clock menu more-arrow no yes

Filed under:

Red Wings get their Hands Dirty in Edmonton, Outwork Oilers 3-2

New, comments

This game was a friendly reminder that winning is fun!

NHL: Detroit Red Wings at Edmonton Oilers Perry Nelson-USA TODAY Sports

I let out a mighty groan when I saw that tonight’s game was on NBCSN, but fortunately the game was called by Ken Daniels and Ray Ferraro, which was actually really nice. I always like seeing Ken on NBCSN working with people we don’t usually see.

However, when the dust settled, it was the Oilers that were left groaning and the Wings were cheering. Here’s how it went down:

First Period

Here’s what I’ve got to say about the first ten minutes of this game: when two good teams open a period the way the Wings and Oilers did, you call it a “fine wine” and rest assured that you are watching some fine defensive hockey. But when it’s the Wings and Oilers it’s called.... something else. Not a fine wine, that’s for sure. You guys can figure it out in the comments.

The most notable opportunities came for the Wings, courtesy of Ehn and Nyquist. Then Leon Draisaitl hooked Nyquist and insanity ensued. The Red Wings’ power play looked a lot (I mean a lot) better for the Oilers than Detroit. They had several good opportunities, and the post even came to the rescue against a wicked McDavid shot. AA got a nice opportunity too, trying to deke in front of Koskinen and lift the puck over the glove, but no dice.

Shortly thereafter, Nielsen tripped Darnell Nurse, but the penalty kill only lasted half its measure as the Oilers got called for too many men on a change. The four on four was kind of boring, but the minute of power play time this time around looked at least moderately better. The Oil wasn’t bearing down on Howard, at least.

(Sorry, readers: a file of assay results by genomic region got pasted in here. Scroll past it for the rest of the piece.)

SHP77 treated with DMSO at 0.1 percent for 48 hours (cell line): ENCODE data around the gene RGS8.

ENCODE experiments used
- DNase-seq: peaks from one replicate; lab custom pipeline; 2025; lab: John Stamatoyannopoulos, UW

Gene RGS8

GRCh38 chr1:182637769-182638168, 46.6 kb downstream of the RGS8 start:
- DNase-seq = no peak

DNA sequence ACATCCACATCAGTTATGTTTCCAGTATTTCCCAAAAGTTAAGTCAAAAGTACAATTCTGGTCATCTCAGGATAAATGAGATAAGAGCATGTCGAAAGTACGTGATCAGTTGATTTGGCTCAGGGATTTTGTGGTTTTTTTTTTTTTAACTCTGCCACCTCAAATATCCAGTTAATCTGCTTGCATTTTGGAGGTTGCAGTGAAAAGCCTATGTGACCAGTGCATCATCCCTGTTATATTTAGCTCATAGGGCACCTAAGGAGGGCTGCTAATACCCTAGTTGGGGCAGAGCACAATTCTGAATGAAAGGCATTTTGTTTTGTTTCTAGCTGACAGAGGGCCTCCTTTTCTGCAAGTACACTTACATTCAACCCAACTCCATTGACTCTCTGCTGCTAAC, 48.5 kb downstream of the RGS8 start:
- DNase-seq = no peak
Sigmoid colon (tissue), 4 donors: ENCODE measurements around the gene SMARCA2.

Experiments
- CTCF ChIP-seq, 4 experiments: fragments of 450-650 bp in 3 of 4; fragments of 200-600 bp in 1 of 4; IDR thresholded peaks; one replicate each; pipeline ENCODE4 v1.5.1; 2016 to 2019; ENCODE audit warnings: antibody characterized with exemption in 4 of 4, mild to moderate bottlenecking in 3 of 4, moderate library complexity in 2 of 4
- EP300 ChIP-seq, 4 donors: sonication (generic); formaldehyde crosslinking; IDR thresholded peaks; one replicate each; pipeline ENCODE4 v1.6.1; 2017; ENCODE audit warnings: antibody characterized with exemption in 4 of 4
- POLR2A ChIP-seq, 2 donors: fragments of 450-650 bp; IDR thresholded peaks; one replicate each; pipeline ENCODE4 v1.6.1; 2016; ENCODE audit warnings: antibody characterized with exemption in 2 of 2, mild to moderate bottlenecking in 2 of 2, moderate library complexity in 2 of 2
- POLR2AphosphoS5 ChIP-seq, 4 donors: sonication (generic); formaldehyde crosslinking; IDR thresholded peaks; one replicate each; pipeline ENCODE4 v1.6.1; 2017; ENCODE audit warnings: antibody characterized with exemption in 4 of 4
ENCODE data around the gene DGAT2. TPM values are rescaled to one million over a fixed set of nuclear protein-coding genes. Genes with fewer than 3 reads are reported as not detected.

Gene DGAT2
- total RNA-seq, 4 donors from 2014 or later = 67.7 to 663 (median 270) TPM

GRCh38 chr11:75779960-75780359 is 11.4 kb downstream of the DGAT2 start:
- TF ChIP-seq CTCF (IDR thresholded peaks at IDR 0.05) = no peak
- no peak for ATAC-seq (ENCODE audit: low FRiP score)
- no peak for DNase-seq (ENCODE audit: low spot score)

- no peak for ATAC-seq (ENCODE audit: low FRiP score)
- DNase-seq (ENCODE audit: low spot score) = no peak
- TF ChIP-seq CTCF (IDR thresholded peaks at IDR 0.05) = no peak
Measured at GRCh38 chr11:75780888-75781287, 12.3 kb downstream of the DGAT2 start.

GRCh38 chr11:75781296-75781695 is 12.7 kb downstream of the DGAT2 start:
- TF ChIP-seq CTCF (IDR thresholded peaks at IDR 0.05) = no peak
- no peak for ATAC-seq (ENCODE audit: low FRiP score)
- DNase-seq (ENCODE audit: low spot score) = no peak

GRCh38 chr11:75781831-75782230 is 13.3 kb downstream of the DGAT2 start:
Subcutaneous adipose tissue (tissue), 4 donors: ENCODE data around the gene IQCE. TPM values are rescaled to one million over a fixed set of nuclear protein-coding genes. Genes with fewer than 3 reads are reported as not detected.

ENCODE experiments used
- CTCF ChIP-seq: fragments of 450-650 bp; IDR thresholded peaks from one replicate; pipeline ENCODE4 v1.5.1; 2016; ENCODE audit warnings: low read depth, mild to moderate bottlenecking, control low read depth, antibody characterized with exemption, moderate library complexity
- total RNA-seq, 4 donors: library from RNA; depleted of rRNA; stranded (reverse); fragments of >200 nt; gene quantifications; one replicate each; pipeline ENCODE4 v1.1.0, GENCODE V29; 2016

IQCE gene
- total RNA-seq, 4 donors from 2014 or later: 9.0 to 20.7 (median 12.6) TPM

Detroit’s best scoring opportunity actually came with about 5 seconds left in the period as Larkin tried for the wrap around while Koskinen was on vacation in the Cayman Islands or somewhere similarly far away, but Draisaitl played goalie to send the squads scoreless into the intermission

Shots: 11-7 DET
Score: 0-0 Tie
Stand Ups: Nyquist, Howard

Second Period

The second period started much the way the first did: it was the type of period where the color commentator really earns his paycheck.

That is, until Larkin rips a big fat wrister past Koskinen about five minutes! 1-0 Red Wings!! And Koskinen nearly had his glove on it! Assists from Nyquist and Bertuzzi! And it came just in time! I was just about to start typing about Ehn having a good-but-not-great game!

Adam Larsson (who looks a helluva lot like Alan Tudyk) then got mad about it and shoved his knee into the back of Larkin’s to earn a trip to the box. It was a pretty good power play, one of those classic “They’ve lost two sticks and a glove!!! How did you not score!!!” sort of power plays you see all the time these days.

The game went back to more of the same drift-less, safe hockey, and it was in this milquetoast mess that an offensive zone turnover for the Oilers turned into a a goal in the other end for the Red Wings. The puck was knocked off an Oiler’s stick at the top of the right circle in the Wings’ zone and squirted out to neutral ice, where it was picked up by Helm. Helm got on his horse and threaded a puck neatly through multiple defenders in the Oilers’ end to none other than Backhand Luke! 2-0 Red Wings!! (Assists come courtesy of Helm and Athanasiou.)